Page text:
Today's Reading


There is no single now but a multitude of nows, an infinite number. So philosophers and scientists say. Just as there is no single past, or one continuum that leads from then to now, but an endless multitude of continuums. The Greeks intuited that. Heraclitus with his river you could never step in twice. Aristotle did not believe in absolute time but saw time as a measure of change. In a world without change, there is no time.

I could tell within blocks that my walk would bend time, that for the body in motion time moves more slowly. The walk would make the present more expansive but also open layers of the past to my inspection.

Through the bare limbs you could see the milky marble of the Capitol dome as I turned left up East Capitol Street. The midpoint of that dome divides Washington into unequal quadrants. The bronze eagle feathers on the crest of the Statue of Freedom, 288 feet above the East Front Plaza, mark the axis around which the city turns. My destination for the day was due north of the city; heading west first was one way to get there. After walking the length of the National Mall to stand before Abe Lincoln in his mighty chair, I would head north up Rock Creek. Up that way, first north and then bending northeast, weeks down the road, was New York City.

Crowds had gathered thick on the Capitol's grounds on December 2, 1863, to see the workers lower that head onto the Statue of Freedom and bolt it into place. Others peered through opera glasses from the open windows of the buildings nearby. "Immediately that the head was adjusted, the hoisting of a flag signaled to all below that the statue was complete, and cheer after cheer filled the air from the throats of the large concourse present," said the Evening Star.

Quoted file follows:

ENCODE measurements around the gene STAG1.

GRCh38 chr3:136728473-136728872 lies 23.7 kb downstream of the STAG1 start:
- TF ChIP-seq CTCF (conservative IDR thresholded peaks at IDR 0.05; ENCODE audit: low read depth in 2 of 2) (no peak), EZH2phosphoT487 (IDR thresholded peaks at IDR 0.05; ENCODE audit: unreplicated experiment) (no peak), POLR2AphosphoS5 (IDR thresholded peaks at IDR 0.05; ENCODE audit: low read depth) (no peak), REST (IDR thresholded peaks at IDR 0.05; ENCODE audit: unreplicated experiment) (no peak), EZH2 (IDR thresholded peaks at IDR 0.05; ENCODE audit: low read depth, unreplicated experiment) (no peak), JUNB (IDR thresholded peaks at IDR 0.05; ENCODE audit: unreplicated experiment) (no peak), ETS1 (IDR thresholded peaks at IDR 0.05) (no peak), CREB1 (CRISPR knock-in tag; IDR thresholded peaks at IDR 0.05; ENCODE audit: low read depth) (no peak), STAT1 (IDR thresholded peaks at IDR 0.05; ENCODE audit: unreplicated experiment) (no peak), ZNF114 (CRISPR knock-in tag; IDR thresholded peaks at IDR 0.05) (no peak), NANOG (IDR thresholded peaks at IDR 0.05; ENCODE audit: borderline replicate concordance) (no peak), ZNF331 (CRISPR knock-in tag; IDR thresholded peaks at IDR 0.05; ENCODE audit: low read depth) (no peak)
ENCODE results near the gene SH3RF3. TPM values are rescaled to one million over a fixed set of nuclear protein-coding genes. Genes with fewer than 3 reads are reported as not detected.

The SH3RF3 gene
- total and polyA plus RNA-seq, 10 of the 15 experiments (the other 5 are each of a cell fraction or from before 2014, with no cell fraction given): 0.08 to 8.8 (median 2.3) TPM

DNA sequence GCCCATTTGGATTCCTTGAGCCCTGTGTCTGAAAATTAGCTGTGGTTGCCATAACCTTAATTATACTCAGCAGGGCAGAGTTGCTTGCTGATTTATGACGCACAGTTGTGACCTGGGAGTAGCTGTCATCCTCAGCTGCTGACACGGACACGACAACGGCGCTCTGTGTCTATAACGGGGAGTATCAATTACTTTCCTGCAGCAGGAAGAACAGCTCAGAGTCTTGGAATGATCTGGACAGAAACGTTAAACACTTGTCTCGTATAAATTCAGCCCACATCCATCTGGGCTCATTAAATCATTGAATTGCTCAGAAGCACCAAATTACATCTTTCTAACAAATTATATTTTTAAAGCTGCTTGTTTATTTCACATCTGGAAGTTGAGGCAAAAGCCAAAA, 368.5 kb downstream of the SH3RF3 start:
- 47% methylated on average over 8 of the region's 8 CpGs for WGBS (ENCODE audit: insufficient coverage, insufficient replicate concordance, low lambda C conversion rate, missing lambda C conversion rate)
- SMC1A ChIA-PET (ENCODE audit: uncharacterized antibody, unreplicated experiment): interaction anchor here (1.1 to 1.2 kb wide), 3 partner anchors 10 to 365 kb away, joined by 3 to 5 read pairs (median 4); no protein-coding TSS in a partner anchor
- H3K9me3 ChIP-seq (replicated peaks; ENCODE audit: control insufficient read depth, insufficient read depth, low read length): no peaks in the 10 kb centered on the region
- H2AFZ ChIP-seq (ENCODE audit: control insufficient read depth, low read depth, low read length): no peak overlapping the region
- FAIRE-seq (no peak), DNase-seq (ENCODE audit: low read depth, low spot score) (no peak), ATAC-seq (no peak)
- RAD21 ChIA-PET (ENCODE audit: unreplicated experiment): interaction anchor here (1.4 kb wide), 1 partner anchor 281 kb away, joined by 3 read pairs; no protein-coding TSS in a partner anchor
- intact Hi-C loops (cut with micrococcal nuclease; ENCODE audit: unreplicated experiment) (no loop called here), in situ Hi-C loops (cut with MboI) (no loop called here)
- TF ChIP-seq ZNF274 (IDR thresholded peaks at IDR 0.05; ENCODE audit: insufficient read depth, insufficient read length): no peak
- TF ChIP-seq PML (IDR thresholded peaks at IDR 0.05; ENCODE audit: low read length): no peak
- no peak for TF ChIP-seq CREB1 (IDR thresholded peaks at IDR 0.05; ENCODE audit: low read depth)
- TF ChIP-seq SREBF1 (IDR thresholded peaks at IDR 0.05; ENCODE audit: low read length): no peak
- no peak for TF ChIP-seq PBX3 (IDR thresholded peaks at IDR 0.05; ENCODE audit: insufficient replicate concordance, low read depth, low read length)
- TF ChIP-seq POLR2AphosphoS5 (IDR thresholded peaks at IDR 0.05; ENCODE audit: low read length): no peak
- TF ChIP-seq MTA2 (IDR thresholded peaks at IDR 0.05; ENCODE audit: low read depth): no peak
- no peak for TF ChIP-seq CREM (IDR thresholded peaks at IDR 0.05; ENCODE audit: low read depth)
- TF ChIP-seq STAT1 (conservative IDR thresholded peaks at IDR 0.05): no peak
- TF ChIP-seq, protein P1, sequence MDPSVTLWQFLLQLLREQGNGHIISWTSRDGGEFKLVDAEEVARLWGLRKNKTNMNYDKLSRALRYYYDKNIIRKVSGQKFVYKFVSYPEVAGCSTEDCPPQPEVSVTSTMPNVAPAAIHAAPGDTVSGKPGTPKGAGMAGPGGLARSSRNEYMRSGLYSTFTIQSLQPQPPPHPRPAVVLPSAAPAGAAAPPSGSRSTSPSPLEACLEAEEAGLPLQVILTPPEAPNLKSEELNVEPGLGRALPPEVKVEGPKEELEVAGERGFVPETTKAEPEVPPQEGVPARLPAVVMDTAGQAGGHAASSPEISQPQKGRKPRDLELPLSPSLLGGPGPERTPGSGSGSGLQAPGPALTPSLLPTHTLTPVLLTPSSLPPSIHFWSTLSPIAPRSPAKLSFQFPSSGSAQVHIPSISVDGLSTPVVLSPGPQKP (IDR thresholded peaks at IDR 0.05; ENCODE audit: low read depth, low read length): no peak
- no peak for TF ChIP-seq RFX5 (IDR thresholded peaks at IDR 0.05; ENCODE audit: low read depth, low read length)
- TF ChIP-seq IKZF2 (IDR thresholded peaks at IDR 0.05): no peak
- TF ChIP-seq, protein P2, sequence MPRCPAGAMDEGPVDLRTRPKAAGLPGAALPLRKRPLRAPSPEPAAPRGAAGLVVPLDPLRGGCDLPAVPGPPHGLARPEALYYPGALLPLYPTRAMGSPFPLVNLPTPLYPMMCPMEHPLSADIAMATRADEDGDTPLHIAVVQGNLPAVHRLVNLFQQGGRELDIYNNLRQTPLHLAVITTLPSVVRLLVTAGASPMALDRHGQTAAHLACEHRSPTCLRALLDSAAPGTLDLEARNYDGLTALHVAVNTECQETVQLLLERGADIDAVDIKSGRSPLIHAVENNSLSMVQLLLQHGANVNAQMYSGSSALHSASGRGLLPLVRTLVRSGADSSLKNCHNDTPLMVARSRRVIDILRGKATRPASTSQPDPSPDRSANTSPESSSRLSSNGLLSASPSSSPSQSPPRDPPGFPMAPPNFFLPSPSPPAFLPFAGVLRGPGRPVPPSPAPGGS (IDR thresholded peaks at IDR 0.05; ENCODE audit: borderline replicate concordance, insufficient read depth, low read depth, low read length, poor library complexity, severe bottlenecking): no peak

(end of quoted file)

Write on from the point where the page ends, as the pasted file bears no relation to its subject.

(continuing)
Often, when out walking and catching sight of that dome and statue, I would think again about how Lincoln had pushed to complete and then ornament that dome in the thick of the war as proof of our persistence and a show of faith in the country's continuance.

Years earlier, the man in charge of approving the precise design for the Statue of Freedom was none other than Jefferson Davis, then secretary of war and the future president of the Confederate States of America. Davis quibbled when the sculptor proposed crowning the figure with a liberty cap, a traditional symbol of freedom derived from freed Roman slaves and popularized during both the French and American revolutions. The history of that cap, Davis wrote, "renders it inappropriate to a people who were born free and should not be enslaved." That firm enforcer of slavery was also, in his own mind, a committed defender of liberty.

As I approached the Capitol, the grounds remained blocked by the detritus of our most recent insurrection. A mob had stormed the building with notions of overturning an election. One man had roamed the halls with a large Confederate flag over his shoulder. Many similar flags had waved from the scaffolding outside, erected there for the inauguration of the new president. I had walked to the Capitol that afternoon to see the riot unfold, just as I had crisscrossed the Mall in the days before to watch as the crowds filtered in from across the country. Today, the high fence put up after the siege still ringed the grounds, but workers had just taken away the much broader perimeter barrier laced with razor wire. A cluster of National Guard troops stood behind the high fence eating donuts in a patch of sunlight. One of them offered a soldierly wave as I walked by.